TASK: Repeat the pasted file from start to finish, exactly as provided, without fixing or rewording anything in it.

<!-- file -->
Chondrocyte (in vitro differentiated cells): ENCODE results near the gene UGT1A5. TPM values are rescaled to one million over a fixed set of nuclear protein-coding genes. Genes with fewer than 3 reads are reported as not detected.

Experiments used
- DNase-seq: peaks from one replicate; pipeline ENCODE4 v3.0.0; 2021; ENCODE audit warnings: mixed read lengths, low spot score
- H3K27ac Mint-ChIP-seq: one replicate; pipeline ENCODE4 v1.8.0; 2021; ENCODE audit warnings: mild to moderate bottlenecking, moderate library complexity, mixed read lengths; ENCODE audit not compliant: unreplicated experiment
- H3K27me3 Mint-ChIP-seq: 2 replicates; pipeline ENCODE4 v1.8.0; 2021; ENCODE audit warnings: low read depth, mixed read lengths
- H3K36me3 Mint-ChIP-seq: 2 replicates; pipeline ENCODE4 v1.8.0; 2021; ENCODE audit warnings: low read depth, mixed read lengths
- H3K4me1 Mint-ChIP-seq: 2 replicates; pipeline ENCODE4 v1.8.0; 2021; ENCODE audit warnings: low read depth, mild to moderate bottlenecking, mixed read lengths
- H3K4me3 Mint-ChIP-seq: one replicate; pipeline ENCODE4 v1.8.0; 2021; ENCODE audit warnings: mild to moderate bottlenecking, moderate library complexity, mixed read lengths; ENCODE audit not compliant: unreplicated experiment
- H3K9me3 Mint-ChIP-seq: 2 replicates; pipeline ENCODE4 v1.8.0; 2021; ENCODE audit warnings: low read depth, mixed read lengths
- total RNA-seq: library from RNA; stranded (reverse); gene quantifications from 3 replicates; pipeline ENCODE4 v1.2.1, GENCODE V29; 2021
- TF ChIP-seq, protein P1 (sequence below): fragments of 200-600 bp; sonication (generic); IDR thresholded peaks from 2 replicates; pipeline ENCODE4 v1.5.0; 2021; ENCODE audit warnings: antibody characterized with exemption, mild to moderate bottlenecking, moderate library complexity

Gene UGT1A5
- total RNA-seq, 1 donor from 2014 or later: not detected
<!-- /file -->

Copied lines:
Chondrocyte (in vitro differentiated cells): ENCODE results near the gene UGT1A5. TPM values are rescaled to one million over a fixed set of nuclear protein-coding genes. Genes with fewer than 3 reads are reported as not detected.

Experiments used
- DNase-seq: peaks from one replicate; pipeline ENCODE4 v3.0.0; 2021; ENCODE audit warnings: mixed read lengths, low spot score
- H3K27ac Mint-ChIP-seq: one replicate; pipeline ENCODE4 v1.8.0; 2021; ENCODE audit warnings: mild to moderate bottlenecking, moderate library complexity, mixed read lengths; ENCODE audit not compliant: unreplicated experiment
- H3K27me3 Mint-ChIP-seq: 2 replicates; pipeline ENCODE4 v1.8.0; 2021; ENCODE audit warnings: low read depth, mixed read lengths
- H3K36me3 Mint-ChIP-seq: 2 replicates; pipeline ENCODE4 v1.8.0; 2021; ENCODE audit warnings: low read depth, mixed read lengths
- H3K4me1 Mint-ChIP-seq: 2 replicates; pipeline ENCODE4 v1.8.0; 2021; ENCODE audit warnings: low read depth, mild to moderate bottlenecking, mixed read lengths
- H3K4me3 Mint-ChIP-seq: one replicate; pipeline ENCODE4 v1.8.0; 2021; ENCODE audit warnings: mild to moderate bottlenecking, moderate library complexity, mixed read lengths; ENCODE audit not compliant: unreplicated experiment
- H3K9me3 Mint-ChIP-seq: 2 replicates; pipeline ENCODE4 v1.8.0; 2021; ENCODE audit warnings: low read depth, mixed read lengths
- total RNA-seq: library from RNA; stranded (reverse); gene quantifications from 3 replicates; pipeline ENCODE4 v1.2.1, GENCODE V29; 2021
- TF ChIP-seq, protein P1 (sequence below): fragments of 200-600 bp; sonication (generic); IDR thresholded peaks from 2 replicates; pipeline ENCODE4 v1.5.0; 2021; ENCODE audit warnings: antibody characterized with exemption, mild to moderate bottlenecking, moderate library complexity

Gene UGT1A5
- total RNA-seq, 1 donor from 2014 or later: not detected